No matter what “wealth” looks like to you, chances are that you’re making financial decisions in an effort to get you there.
What Is Wealth?
At what point would you consider yourself wealthy? Is it a specific dollar amount in the bank, or simply the point at which you recognize you’ve obtained certain freedoms, like retirement or paying off debt?
The road to financial freedom is different for everyone, as are the factors that determine what “wealth.” This makes it difficult to create one specific blueprint for building said wealth; instead, everyone will have a unique path intended to reach their own important financial milestones.
This journey can rely on many individual factors, including your:
- Budget/Ability to save
- Family structure
- Existing debt
Of course, there are many other factors that may impact how you build wealth, what you define as wealth, and how long it takes you to reach that goal. Determining what wealth means to you, though -- and how you’ll know when you get there -- is an important first step.
How Homeownership Can Build Wealth
Buying a home isn’t for everyone, and in some cases, it can actually impede your journey to wealth. However, when done properly, there are many ways that homeownership can be one of the biggest catalysts to your financial success.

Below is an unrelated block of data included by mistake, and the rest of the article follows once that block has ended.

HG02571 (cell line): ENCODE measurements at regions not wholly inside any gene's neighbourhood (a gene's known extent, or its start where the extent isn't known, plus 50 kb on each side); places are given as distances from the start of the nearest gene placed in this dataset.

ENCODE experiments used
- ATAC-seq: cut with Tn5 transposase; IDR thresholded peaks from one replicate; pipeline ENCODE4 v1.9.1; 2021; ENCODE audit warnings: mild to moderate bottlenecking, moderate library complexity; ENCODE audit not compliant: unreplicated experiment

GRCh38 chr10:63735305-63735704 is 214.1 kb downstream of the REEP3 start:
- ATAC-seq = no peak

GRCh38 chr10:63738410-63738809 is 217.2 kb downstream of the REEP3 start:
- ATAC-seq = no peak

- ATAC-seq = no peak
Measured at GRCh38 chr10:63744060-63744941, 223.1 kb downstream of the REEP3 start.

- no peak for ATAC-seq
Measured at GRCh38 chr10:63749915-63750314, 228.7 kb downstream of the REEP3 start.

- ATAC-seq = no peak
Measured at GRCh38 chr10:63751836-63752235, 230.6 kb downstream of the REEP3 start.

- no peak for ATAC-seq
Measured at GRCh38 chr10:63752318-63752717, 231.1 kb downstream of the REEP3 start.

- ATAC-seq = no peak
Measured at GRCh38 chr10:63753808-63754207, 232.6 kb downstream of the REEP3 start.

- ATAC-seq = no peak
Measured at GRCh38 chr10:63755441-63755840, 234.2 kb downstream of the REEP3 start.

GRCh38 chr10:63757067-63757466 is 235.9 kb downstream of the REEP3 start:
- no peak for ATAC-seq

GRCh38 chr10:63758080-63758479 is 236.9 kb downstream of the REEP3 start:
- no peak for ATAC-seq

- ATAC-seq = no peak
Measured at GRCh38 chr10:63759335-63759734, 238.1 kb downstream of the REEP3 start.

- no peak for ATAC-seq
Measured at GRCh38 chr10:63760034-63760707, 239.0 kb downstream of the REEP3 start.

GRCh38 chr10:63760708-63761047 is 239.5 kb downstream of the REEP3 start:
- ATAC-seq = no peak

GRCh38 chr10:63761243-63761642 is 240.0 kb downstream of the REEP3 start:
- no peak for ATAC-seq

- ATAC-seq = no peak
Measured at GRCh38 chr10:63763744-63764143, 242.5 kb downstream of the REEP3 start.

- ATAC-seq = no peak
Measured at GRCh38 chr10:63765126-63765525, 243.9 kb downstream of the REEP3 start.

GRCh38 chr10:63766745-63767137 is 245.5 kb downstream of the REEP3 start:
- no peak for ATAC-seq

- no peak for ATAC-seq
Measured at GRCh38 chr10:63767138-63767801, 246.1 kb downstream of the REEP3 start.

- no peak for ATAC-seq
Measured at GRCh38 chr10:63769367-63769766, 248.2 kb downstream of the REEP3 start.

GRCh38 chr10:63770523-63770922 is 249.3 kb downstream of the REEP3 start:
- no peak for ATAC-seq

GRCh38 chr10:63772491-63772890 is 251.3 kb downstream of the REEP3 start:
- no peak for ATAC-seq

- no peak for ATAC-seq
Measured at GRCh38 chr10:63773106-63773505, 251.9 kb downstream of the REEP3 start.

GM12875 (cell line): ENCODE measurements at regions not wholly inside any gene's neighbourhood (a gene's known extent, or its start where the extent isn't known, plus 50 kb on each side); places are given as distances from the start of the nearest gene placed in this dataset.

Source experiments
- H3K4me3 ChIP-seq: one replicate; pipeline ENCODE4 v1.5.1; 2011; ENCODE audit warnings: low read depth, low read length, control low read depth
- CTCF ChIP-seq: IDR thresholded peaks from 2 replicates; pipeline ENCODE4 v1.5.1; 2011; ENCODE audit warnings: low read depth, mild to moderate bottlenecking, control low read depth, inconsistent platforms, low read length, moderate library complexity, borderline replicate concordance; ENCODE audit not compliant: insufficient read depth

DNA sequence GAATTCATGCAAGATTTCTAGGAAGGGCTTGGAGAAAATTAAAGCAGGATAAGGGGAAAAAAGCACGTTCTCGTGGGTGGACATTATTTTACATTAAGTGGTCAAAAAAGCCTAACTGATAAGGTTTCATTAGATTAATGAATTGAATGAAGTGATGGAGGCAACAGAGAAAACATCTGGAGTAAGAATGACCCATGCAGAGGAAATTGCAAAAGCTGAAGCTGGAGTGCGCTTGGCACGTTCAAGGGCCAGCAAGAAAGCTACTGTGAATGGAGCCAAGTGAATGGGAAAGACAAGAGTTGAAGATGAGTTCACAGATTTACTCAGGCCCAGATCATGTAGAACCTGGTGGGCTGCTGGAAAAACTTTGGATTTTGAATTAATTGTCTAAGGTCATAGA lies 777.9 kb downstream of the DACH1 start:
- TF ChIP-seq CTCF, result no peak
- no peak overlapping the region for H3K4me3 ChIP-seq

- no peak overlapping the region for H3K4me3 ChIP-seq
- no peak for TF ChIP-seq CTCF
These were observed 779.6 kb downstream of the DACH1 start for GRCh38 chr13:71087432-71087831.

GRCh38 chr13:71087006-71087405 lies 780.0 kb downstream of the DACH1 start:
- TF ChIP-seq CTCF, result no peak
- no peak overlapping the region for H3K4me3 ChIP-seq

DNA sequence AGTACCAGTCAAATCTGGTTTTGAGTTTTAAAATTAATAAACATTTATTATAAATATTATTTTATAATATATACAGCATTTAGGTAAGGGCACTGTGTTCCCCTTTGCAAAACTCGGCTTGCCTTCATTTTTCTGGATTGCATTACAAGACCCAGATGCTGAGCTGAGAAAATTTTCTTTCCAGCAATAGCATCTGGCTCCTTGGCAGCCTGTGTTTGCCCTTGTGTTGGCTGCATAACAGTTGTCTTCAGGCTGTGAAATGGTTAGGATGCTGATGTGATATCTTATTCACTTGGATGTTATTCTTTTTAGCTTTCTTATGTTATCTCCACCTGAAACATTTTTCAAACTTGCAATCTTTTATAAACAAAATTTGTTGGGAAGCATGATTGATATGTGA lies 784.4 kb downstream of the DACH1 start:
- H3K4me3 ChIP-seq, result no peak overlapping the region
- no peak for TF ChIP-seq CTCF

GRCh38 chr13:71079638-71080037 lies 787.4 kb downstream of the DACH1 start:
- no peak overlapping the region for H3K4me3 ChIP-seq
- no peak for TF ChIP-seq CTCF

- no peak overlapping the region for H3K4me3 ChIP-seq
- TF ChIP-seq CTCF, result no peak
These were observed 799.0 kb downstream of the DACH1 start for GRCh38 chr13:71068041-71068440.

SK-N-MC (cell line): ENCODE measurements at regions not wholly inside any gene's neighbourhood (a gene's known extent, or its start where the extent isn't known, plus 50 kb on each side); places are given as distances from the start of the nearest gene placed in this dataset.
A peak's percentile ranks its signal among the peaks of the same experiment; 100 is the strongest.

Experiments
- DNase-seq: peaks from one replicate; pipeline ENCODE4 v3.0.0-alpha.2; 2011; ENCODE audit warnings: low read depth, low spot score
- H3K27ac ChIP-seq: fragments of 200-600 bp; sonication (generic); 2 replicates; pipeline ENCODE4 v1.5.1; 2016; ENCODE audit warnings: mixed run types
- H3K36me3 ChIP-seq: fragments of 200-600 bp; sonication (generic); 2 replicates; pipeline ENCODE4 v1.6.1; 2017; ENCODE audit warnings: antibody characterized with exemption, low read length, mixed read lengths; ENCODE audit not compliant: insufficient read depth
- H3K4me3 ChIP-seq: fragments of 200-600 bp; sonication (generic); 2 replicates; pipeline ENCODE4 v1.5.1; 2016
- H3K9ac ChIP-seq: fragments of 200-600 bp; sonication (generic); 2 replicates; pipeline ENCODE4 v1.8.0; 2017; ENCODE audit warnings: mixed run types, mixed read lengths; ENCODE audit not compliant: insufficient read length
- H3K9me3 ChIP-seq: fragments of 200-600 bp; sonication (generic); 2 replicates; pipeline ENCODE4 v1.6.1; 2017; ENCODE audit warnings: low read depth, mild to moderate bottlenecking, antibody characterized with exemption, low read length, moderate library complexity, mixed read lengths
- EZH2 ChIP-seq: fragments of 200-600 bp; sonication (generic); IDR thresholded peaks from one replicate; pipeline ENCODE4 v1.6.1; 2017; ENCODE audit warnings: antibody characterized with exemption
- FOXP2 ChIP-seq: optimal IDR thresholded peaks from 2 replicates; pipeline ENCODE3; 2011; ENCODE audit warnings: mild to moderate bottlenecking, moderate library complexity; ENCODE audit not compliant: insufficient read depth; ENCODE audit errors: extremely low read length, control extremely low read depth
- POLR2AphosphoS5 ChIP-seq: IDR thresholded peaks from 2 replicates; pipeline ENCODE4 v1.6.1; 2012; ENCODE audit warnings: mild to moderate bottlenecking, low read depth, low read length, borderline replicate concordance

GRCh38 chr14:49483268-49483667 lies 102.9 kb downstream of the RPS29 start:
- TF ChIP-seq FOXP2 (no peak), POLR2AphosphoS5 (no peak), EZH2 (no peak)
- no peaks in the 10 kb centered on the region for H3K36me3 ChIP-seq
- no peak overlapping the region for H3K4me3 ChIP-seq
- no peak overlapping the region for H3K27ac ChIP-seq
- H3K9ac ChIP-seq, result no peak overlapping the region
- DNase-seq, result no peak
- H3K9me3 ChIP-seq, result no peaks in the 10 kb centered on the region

Put simply, homeownership “forces” you to invest each month. Housing costs aren’t optional, whether you opt to pay rent or make an equity-building mortgage payment. These automatically become your top budget priority, no matter the financial situation. With a mortgage, though, you are building something each month that you can draw from in the future.
While saving and investing should always be an important part of your monthly allocation, these can be easy to forgo when unexpected expenses pop up or money gets tight. If you’re the type who has ever skipped saving “just this month,” a mortgage might be the foolproof choice you need.
Homeownership also builds wealth thanks to the housing market. While this has a lot to do with what, when, and where you buy -- and there are always temporary downturns -- the market as a whole is on a steady climb. It’s very likely that the home you buy today will be worth quite a bit more in 30 years, leaving you with a large, all-equity asset.
Buying a Home vs Renting
Many Americans struggle with the idea of buying a house versus renting. Renting may seem cheaper -- especially in terms of insurance, taxes, and maintenance -- but for many, homeownership is actually the fiscally-responsible option.
It’s important to look at your own personal factors before deciding whether investing in homeownership is your best path toward wealth, versus renting. This means looking at prices (and property taxes!) in your city, as well as local market trends.